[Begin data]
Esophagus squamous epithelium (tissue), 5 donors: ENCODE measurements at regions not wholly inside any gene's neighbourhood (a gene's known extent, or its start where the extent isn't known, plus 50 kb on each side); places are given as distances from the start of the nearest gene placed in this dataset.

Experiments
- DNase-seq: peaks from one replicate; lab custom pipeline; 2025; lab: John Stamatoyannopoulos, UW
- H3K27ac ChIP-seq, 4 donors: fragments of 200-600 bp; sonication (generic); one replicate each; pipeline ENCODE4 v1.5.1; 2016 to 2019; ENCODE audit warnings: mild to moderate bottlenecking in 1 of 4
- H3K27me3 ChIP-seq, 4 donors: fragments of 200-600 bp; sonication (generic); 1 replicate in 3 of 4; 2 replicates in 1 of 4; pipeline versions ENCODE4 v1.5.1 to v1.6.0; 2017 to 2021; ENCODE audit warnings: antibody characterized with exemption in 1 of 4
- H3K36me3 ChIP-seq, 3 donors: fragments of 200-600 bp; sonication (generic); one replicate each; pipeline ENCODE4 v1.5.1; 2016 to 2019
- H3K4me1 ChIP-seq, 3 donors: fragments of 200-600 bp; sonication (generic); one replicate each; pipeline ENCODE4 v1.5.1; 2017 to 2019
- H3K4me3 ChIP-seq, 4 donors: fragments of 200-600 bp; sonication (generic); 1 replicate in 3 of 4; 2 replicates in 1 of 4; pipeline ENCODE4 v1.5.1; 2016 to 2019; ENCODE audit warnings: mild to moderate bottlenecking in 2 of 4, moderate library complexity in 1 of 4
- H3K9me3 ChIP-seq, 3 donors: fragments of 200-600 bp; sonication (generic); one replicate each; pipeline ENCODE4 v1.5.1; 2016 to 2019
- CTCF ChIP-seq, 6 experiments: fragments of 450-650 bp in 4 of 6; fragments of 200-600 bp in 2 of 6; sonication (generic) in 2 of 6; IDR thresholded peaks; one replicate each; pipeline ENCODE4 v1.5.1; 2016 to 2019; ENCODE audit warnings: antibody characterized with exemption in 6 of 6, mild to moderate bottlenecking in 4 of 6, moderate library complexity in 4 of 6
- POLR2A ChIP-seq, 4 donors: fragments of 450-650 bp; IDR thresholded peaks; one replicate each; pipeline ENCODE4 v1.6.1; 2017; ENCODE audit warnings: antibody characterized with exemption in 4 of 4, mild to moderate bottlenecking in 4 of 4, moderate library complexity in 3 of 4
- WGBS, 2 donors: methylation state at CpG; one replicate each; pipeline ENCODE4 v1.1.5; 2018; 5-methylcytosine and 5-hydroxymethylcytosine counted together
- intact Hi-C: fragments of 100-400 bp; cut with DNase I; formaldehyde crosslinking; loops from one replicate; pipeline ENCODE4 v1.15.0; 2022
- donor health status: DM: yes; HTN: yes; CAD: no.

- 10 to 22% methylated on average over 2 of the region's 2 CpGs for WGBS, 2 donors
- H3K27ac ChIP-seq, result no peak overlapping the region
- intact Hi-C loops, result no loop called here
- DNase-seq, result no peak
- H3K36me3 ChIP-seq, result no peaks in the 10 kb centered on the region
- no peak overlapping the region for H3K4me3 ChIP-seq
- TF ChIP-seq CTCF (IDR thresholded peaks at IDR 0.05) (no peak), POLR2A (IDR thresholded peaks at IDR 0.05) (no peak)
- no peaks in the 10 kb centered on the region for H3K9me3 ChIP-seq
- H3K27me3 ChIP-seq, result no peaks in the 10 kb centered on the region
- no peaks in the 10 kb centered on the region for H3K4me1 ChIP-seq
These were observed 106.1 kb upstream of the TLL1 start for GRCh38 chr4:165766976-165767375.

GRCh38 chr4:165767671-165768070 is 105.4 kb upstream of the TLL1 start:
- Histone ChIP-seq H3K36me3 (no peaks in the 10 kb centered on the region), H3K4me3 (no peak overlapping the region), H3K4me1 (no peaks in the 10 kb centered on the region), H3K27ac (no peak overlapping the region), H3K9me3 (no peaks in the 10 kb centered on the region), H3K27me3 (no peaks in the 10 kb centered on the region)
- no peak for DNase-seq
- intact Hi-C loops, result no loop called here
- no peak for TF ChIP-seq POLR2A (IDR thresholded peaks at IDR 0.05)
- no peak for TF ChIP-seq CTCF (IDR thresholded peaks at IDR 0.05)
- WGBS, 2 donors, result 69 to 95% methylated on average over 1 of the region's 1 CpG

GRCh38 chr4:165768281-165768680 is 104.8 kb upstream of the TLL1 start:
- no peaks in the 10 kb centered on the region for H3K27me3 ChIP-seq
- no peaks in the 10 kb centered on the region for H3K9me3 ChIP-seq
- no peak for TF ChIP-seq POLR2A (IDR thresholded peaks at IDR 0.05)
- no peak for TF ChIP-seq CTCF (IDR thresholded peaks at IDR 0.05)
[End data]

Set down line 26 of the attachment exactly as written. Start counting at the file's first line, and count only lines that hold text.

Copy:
GRCh38 chr4:165767671-165768070 is 105.4 kb upstream of the TLL1 start: